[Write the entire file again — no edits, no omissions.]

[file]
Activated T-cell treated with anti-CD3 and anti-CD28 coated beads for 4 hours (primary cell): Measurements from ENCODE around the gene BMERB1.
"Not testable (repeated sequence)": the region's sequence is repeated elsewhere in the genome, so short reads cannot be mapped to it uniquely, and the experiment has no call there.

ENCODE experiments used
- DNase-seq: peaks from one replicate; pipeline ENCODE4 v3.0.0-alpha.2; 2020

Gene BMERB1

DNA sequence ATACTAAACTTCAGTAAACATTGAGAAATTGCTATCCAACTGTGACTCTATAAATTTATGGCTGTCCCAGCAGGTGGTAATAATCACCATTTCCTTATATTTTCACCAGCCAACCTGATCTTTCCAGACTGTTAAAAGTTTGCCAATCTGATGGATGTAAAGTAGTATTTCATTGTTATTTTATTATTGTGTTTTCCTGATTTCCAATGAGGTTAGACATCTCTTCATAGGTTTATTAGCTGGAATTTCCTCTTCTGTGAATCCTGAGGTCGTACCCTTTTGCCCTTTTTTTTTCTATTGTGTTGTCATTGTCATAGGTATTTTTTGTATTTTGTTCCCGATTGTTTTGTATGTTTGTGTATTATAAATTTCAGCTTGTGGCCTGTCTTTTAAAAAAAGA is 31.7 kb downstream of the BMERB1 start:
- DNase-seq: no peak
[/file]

Activated T-cell treated with anti-CD3 and anti-CD28 coated beads for 4 hours (primary cell): Measurements from ENCODE around the gene BMERB1.
"Not testable (repeated sequence)": the region's sequence is repeated elsewhere in the genome, so short reads cannot be mapped to it uniquely, and the experiment has no call there.

ENCODE experiments used
- DNase-seq: peaks from one replicate; pipeline ENCODE4 v3.0.0-alpha.2; 2020

Gene BMERB1

DNA sequence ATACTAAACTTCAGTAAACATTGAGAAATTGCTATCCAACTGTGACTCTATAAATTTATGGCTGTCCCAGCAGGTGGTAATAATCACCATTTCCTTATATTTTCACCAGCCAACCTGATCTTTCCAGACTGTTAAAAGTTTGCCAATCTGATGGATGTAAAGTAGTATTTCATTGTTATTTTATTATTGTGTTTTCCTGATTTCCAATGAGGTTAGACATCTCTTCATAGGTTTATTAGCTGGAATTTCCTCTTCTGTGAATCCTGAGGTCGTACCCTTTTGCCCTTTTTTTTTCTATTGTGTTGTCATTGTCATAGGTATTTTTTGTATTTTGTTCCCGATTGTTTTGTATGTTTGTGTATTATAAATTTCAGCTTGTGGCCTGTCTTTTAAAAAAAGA is 31.7 kb downstream of the BMERB1 start:
- DNase-seq: no peak